Daschle blasts Limbaugh, religious right

By WND Staff

Senate Majority Leader Tom Daschle blasted Rush Limbaugh, talk radio and religious conservatives today in a rambling broadside in which he compared them to foreign Islamic terrorists and said he felt his life has been endangered by their criticism.

“I think we’re in a different place because of the way politics has become such entertainment. We were just talking with some experts a couple of days ago about how if we’re going to try to break through as Democrats, we have to have the same edge that Republicans do,” said Daschle in a press availability this morning.

“You know, Rush Limbaugh and all of the Rush Limbaugh wannabes have a very shrill edge, and that’s entertainment. We were told that even people who don’t agree with them listen because they – because they’re entertaining. And, you know, but what happens when Rush Limbaugh attacks those of us in public life is that people aren’t satisfied just to listen, they want to act because they get emotionally invested. And so, you know, the threats to those of us in public life go up dramatically and – on our families and on us in a way that’s very disconcerting. I don’t think it’s appropriate for me to dwell on that or to even go beyond that. But I will say that it has created a far different dimension. When I was accused of being an obstructionist, there was a corresponding and very significant increase in the number of issues that my family and I had to deal with. And I worry about that. If entertainment becomes so much a part of politics, and if that entertainment drives an emotional movement in this country among some people who don’t know the difference between entertainment and politics and who are then so energized to go out and hurt somebody, that troubles me about where politics in America is going.”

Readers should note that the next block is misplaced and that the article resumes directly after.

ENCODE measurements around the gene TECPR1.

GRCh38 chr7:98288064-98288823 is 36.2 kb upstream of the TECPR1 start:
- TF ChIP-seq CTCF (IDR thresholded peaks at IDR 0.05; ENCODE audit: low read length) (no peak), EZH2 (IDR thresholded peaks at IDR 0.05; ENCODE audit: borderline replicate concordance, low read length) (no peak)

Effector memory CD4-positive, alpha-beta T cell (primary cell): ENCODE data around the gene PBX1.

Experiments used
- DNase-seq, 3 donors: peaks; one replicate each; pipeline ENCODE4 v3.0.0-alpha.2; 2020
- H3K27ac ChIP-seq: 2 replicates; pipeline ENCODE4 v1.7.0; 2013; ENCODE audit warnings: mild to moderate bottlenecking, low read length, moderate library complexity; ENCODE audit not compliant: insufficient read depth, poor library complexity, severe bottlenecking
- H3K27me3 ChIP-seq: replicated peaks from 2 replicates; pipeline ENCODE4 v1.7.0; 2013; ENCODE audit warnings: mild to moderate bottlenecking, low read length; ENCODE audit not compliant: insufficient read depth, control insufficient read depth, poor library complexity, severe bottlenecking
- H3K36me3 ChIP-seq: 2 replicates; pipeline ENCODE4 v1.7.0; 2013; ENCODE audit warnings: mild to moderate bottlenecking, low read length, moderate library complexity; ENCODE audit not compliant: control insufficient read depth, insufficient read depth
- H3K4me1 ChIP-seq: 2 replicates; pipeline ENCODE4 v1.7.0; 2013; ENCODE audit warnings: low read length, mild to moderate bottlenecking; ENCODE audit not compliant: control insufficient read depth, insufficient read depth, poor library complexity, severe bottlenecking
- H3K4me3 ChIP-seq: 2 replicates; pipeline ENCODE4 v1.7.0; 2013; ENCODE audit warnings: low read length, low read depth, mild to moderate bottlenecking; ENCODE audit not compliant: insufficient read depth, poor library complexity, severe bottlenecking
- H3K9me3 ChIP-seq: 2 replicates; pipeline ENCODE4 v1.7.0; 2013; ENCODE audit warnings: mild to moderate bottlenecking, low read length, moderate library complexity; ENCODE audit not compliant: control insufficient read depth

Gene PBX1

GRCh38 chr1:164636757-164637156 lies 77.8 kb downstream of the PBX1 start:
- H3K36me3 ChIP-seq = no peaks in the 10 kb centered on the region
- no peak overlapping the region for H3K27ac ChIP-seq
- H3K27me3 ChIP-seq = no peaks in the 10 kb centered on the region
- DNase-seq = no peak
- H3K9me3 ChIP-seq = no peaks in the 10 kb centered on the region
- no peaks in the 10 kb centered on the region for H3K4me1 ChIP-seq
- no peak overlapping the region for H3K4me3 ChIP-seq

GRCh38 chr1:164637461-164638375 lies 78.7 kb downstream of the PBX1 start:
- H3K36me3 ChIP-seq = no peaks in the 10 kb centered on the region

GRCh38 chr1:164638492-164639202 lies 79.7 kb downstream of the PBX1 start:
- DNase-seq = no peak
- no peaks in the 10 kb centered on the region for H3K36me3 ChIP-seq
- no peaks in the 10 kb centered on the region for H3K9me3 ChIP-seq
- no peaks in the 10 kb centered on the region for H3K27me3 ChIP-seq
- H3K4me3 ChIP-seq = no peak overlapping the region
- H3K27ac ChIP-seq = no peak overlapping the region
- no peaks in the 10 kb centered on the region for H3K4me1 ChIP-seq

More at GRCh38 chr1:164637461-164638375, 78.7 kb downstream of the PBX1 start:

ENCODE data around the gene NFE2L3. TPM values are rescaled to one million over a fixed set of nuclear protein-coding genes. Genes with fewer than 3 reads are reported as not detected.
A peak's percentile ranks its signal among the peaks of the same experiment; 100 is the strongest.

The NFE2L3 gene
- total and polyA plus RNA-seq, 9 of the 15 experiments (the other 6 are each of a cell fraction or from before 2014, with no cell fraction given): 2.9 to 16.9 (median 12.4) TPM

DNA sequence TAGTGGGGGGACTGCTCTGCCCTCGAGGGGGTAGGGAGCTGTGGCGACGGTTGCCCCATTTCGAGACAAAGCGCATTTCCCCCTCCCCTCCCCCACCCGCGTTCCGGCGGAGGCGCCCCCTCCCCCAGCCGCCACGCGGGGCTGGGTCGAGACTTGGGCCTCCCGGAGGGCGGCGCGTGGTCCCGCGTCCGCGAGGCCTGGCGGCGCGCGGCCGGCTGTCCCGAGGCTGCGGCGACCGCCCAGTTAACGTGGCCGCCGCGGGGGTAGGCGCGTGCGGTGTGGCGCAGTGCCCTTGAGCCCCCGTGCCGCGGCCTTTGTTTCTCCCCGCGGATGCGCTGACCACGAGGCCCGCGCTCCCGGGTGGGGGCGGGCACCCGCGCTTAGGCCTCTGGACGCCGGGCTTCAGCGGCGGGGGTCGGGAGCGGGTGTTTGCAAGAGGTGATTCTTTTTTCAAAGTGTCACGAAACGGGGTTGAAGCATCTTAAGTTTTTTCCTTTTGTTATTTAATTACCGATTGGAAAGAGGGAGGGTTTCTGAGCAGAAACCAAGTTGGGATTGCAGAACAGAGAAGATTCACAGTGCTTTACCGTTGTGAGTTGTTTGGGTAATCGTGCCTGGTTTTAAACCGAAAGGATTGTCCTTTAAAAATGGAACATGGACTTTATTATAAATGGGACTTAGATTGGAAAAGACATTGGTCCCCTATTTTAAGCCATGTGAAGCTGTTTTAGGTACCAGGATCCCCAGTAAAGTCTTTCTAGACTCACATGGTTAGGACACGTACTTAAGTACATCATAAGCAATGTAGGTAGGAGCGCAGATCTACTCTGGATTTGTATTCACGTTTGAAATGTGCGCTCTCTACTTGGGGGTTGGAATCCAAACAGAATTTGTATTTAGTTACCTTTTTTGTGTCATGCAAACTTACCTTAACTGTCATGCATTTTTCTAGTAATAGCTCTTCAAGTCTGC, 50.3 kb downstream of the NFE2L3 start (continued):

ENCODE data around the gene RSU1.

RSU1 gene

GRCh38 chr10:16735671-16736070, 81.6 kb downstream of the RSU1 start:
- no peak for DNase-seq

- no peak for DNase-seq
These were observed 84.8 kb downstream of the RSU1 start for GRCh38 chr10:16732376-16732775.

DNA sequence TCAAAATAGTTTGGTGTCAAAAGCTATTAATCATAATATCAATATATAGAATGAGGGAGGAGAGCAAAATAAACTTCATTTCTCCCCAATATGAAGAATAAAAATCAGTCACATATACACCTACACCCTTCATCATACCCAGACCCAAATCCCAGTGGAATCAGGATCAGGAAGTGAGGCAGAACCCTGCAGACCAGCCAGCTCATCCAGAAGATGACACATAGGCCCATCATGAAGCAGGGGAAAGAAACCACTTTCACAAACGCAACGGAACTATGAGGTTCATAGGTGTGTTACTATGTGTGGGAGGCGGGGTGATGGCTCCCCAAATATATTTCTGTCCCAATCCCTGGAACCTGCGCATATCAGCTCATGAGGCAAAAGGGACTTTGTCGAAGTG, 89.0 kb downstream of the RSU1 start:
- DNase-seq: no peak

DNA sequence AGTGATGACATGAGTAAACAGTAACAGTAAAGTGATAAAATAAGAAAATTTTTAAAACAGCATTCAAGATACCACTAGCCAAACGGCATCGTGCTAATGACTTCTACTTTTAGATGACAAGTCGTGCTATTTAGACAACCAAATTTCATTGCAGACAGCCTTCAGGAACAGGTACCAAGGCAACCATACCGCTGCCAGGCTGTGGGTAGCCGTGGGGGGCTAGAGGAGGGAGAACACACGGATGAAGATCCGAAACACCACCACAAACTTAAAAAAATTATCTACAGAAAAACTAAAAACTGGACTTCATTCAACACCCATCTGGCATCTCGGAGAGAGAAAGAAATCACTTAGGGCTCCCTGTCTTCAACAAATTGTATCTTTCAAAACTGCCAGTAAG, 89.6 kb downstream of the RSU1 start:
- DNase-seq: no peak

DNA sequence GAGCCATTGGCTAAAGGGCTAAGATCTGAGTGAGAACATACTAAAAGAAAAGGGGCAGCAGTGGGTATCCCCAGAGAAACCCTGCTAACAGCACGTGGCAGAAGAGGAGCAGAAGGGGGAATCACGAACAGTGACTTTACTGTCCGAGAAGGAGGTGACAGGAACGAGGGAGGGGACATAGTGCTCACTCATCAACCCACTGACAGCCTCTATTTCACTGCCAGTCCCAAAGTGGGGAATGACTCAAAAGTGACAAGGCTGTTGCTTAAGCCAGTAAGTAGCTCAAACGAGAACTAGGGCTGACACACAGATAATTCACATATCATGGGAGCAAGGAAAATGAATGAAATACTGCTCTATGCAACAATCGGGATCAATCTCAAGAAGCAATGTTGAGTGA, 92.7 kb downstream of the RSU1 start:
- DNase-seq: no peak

Asked if he thought there was a direct link between the talk radio criticism and the threats to his personal security, he answered: “I do. Oh, absolutely.”

“You know, we see it in foreign countries, and we think, ‘Well, my God, how can this religious fundamentalism become so violent?'” Daschle said. “Well, it’s that same shrill rhetoric, it’s that same shrill power that motivates. You know, somebody says something, and then it becomes a little more shrill the next time, and then more shrill the next time, and pretty soon it’s a foment that becomes physical in addition to just verbal. And that’s happening in this country. And I worry about where, over the course of the next decade, this is all going to go.”

Asked again if he believed there was a direct tie between the critics and increased physical violence, Daschle responded: “Right. Well, fortunately – and let’s just pray, and I mean pray, that it doesn’t get to that point. But certainly in terms of threats, I think that there’s no question – I don’t know what they were in the ’60s. All I know is that in the course of my time in public life, it has gone up exponentially.”

Is the media causing this problem?

“No, I’m saying that the media plays a role in creating this foment, in creating this – this extraordinary emotional fervor that is sometimes not – not contained and, therefore, then leads to other – other actions that are outside the control of anybody in the media or anybody in politics,” explained Daschle.

Who exactly in the media is responsible?

“The talk shows.” said Daschle.

Like Rush Limbaugh?

“Right,” said Daschle.

What was Limbaugh’s reaction?

“It appears the Democrats just got the results of their internal exit polling data back and now understand why they lost the election,” he said on the air today. “Isn’t it interesting that we just heard about this (threats of violence)? Is this not exactly what they tried right after the Oklahoma City bombing? The pattern here is just incredible to behold.”

Limbaugh and talk radio were blamed by President Clinton for creating a climate of “hate” following the devastating attack on the Alfred P. Murrah Building in 1996.

“What does this prove?” he asked. “It shows what they were trying to do with campaign finance reform laws. They don’t want to be criticized. They don’t want to be criticized 60 days before an election. They don’t want to be criticized 30 days before an election. They don’t want to be criticized any time.”

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